Thomas Clarke

Labour Corps

Personal Details

Born: 29 December 1878 and baptised 2 March 1879 at St Alkmund’s Church in Whitchurch, Shropshire.

Family: Thomas was the fifth of eight children born to John and Sarah Clarke. On 26 October 1911 he married Annie Thomas in Wem, Shropshire. They had a son named Thomas S five years later.

Residence: In 1879 the family were living in New Street, Whitchurch, Shropshire. By 1881 they had moved to Claypit Street, Whitchurch and were still at the same address in 1911, thirty years later. Thomas was not living at the family home at the time of the 1901 census but was boarding in Borough Road, Birkenhead, returning to Claypit Street prior to 1911. At the time of his enlistment in 1916 Thomas lived at Ivy Cottage, Rosemary Lane, Whitchurch. Twenty years later as a widower he was still residing there with his son.

Employment: Described as a market gardener in 1901 census. Listed as a gardener in 1911, 1916 & still in 1939.

Died: Buried 5 June 1967 in Whitchurch Cemetery.

Military Details

Regiment: Labour Corps (previously The King’s (Liverpool Regiment) and Royal Field Artillery)

Rank: Private

Service Number: 50474 (previously 74886 and 2513)

Date of Enlistment: 1 October 1916

Date of Discharge: 17 May 1919

Reason for Discharge: Demobilisation, transferred to Reserve

Other Information: Served in France 18 March 1917 to 27 February 1919. He suffered from bronchitis and influenza whilst there.

Medals and Awards

Thomas was awarded the Campaign Medals (British War Medal and Victory Medal).

Campaign Medals

Great War History Hub Whitchurch Shropshire Medals Front Image

The British War Medal (also known as 'Squeak') was a silver or bronze medal awarded to officers and men of the British and Imperial Forces who either entered a theatre of war or entered service overseas between 5th August 1914 and 11th November 1918 inclusive. This was later extended to services in Russia, Siberia and some other areas in 1919 and 1920. Approximately 6.5 million British War Medals were issued. Approximately 6.4 million of these were the silver versions of this medal. Around 110,000 of a bronze version were issued mainly to Chinese, Maltese and Indian Labour Corps. The front (obv or obverse) of the medal depicts the head of George V. The recipient's service number, rank, name and unit was impressed on the rim.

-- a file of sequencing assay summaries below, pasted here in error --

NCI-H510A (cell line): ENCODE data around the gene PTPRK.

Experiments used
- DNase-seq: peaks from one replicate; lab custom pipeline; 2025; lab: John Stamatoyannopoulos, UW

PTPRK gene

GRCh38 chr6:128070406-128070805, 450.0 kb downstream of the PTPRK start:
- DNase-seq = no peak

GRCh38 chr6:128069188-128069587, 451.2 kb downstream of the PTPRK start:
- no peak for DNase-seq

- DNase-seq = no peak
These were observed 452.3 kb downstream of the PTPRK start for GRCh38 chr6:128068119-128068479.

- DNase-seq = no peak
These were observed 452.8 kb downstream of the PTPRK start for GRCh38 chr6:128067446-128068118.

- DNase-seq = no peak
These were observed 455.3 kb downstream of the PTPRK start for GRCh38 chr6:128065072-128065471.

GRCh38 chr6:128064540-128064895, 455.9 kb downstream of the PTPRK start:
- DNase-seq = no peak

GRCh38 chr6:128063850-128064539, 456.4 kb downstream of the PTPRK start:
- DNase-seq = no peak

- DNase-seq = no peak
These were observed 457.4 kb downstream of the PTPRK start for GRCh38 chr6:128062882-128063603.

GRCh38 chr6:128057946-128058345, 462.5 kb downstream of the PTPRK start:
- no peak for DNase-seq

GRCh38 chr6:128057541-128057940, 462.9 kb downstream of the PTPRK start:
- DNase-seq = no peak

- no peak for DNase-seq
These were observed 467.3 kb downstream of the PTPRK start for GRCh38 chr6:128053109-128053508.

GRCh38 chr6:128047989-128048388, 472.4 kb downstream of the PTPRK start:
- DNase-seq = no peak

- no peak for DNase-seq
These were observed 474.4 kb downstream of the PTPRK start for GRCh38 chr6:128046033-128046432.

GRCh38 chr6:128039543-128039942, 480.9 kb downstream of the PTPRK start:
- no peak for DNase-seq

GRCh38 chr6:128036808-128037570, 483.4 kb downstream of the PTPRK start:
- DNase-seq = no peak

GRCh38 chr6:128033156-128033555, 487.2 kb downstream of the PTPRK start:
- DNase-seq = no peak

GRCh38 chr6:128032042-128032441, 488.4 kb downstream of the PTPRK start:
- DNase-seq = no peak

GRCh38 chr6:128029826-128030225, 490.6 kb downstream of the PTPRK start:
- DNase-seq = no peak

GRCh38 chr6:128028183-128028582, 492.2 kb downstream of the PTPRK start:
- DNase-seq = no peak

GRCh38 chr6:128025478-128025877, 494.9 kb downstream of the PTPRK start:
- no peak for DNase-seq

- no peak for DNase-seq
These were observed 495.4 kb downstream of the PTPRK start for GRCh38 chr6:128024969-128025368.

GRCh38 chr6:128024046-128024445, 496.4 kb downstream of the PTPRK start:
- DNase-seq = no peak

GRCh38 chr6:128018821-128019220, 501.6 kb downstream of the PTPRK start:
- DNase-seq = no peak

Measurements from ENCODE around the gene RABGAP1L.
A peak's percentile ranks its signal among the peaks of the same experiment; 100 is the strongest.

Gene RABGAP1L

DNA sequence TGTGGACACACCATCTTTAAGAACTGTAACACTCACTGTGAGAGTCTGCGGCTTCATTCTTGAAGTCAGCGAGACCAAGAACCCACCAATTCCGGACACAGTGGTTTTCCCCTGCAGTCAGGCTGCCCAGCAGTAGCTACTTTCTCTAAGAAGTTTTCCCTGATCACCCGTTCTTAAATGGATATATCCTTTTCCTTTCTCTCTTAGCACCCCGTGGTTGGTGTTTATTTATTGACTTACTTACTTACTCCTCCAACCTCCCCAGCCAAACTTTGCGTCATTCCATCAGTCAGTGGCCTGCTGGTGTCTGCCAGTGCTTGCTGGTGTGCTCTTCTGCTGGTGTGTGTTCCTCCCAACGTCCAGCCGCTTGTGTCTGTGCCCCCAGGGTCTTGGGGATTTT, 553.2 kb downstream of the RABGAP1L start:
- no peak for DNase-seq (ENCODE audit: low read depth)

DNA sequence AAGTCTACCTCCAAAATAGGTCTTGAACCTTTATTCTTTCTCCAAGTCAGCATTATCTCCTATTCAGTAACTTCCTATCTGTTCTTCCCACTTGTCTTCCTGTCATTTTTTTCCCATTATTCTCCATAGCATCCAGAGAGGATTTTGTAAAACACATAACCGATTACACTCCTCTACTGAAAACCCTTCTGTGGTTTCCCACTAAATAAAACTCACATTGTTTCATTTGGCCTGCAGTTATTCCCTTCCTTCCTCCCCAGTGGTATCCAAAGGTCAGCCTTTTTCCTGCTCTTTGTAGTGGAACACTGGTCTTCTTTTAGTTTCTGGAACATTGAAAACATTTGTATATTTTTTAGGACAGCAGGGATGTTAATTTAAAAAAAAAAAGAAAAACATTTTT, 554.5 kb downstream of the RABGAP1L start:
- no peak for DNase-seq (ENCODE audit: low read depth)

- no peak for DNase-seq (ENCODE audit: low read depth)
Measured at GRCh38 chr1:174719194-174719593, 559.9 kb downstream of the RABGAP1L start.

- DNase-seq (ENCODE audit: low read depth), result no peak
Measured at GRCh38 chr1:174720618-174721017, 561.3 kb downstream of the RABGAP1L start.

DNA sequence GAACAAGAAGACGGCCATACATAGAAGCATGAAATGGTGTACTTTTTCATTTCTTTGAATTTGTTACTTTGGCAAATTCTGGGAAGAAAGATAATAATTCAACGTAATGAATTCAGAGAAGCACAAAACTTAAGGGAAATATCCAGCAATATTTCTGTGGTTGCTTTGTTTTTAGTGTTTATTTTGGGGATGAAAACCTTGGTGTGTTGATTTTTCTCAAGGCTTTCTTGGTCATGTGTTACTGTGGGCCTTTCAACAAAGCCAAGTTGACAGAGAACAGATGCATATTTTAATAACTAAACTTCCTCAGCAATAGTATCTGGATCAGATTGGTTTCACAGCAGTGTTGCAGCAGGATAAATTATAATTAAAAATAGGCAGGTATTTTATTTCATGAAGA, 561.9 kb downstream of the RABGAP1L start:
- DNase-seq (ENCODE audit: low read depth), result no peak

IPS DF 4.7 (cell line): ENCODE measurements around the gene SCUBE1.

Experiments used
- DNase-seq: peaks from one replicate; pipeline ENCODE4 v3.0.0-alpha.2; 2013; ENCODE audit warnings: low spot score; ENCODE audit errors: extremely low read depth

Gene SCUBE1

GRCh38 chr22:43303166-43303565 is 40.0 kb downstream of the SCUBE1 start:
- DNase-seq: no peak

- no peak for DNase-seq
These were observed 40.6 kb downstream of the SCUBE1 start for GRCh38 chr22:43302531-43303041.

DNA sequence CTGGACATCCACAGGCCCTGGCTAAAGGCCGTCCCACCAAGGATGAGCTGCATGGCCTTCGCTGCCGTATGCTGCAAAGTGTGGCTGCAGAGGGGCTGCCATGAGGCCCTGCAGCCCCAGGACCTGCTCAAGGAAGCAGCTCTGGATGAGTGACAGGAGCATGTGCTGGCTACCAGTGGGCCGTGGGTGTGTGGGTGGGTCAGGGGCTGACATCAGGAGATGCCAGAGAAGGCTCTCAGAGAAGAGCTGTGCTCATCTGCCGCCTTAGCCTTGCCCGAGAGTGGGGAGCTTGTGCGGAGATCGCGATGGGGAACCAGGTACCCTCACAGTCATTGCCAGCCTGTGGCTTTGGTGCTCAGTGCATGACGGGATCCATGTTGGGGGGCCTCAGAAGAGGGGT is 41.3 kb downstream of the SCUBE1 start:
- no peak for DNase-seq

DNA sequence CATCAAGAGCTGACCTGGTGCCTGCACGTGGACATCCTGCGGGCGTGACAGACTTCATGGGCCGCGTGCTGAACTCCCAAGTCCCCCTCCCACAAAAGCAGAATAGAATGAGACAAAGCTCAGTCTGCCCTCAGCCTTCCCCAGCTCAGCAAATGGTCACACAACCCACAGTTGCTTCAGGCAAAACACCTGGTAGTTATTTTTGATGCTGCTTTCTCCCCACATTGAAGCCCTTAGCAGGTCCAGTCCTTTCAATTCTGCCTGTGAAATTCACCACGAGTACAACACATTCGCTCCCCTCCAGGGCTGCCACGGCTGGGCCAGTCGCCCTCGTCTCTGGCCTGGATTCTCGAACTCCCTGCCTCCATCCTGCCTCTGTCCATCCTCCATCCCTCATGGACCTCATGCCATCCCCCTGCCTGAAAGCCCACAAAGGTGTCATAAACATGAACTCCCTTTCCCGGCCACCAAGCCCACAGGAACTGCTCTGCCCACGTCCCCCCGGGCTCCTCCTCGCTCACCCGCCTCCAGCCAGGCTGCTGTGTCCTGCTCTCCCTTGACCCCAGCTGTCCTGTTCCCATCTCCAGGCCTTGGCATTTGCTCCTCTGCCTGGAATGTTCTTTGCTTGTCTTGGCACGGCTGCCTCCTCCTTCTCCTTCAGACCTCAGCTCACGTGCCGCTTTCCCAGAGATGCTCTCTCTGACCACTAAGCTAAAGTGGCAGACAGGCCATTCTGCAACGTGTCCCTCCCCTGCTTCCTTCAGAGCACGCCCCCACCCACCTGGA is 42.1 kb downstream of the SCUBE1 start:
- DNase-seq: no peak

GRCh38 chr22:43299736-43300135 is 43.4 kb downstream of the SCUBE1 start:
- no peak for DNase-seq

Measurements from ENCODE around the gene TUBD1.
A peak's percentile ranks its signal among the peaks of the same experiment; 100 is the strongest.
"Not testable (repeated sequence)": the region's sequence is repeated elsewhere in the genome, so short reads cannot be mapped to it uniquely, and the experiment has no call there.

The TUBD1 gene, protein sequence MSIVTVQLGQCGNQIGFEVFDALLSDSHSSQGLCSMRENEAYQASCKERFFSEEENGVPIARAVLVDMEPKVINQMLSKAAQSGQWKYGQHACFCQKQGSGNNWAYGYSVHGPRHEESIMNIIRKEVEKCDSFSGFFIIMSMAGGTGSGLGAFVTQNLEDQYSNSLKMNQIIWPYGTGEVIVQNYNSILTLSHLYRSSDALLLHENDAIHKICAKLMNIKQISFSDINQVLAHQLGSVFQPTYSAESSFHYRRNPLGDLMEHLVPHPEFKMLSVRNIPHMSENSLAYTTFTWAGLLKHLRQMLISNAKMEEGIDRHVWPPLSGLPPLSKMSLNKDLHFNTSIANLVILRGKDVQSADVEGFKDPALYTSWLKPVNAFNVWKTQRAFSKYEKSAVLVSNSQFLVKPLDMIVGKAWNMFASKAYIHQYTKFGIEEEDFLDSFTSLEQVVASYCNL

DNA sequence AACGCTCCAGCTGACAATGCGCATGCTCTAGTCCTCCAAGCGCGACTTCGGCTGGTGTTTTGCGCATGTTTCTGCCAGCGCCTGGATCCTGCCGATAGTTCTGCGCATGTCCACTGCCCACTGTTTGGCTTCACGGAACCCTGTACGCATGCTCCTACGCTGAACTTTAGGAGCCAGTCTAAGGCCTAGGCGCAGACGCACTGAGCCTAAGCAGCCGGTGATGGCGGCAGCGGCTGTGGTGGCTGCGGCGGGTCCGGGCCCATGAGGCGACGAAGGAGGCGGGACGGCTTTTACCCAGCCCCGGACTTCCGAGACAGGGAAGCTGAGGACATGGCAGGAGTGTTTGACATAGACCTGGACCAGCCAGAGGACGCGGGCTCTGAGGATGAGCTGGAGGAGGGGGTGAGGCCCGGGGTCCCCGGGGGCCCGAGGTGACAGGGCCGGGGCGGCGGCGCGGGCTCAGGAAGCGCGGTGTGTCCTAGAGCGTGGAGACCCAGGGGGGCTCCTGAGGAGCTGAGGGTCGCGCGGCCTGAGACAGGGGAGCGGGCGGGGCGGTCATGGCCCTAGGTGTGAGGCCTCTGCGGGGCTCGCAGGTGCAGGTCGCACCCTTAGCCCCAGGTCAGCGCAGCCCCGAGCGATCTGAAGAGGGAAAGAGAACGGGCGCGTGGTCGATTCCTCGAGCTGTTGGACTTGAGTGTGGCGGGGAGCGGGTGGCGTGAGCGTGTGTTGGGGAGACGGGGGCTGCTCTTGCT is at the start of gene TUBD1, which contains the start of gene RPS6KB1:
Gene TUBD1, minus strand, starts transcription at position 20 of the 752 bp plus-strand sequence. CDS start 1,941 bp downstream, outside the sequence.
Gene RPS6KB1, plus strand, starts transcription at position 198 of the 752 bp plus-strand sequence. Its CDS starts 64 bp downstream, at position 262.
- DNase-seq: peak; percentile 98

The Allied Victory Medal (also known as 'Wilfred') was issued by each of the allies. It was decided that each of the allies should each issue their own bronze victory medal with a similar design, similar equivalent wording and identical ribbon. The British medal was designed by W. McMillan. The front depicts a winged classical figure representing victory. Approximately 5.7 million victory medals were issued. Interestingly, eligibility for this medal was more restrictive and not everyone who received the British War Medal ('Squeak') also received the Victory Medal ('Wilfred'). However, in general, all recipients of 'Wilfred' also received 'Squeak' and all recipients of The 1914 Star or The 1914/1915 Star (also known as 'Pip') also received both 'Squeak' and 'Wilfred'. The recipient's service number, rank, name and unit was impressed on the rim.

Leave a Reply

Your email address will not be published.

We want to make sure you're human! * Time limit is exhausted. Please reload the CAPTCHA.

This site uses Akismet to reduce spam. Learn how your comment data is processed.